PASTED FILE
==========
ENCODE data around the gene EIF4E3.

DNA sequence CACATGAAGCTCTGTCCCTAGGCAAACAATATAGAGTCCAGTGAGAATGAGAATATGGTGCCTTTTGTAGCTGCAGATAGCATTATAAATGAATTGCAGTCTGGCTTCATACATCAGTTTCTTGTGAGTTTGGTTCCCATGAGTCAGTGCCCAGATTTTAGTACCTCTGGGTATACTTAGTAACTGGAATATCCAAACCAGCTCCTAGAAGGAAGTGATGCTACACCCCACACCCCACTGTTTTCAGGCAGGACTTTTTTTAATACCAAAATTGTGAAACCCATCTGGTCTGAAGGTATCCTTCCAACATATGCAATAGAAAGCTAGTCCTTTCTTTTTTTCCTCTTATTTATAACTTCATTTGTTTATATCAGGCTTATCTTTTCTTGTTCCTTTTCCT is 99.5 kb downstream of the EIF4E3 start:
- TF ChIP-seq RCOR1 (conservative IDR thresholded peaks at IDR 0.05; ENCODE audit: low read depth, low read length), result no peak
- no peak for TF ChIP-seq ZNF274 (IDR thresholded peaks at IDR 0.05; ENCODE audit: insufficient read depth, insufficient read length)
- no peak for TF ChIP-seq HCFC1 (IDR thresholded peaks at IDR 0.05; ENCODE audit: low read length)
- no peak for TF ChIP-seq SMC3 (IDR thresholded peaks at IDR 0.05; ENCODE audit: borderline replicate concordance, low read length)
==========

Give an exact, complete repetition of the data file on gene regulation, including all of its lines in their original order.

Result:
ENCODE data around the gene EIF4E3.

DNA sequence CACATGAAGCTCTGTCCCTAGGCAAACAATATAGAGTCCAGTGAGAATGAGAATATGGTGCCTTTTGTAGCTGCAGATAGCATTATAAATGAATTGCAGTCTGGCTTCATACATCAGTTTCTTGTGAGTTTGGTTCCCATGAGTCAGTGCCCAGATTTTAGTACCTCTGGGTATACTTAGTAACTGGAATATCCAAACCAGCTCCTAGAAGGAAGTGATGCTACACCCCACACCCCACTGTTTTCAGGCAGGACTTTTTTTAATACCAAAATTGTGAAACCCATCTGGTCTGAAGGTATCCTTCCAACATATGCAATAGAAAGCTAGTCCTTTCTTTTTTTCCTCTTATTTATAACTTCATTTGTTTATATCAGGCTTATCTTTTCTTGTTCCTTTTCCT is 99.5 kb downstream of the EIF4E3 start:
- TF ChIP-seq RCOR1 (conservative IDR thresholded peaks at IDR 0.05; ENCODE audit: low read depth, low read length), result no peak
- no peak for TF ChIP-seq ZNF274 (IDR thresholded peaks at IDR 0.05; ENCODE audit: insufficient read depth, insufficient read length)
- no peak for TF ChIP-seq HCFC1 (IDR thresholded peaks at IDR 0.05; ENCODE audit: low read length)
- no peak for TF ChIP-seq SMC3 (IDR thresholded peaks at IDR 0.05; ENCODE audit: borderline replicate concordance, low read length)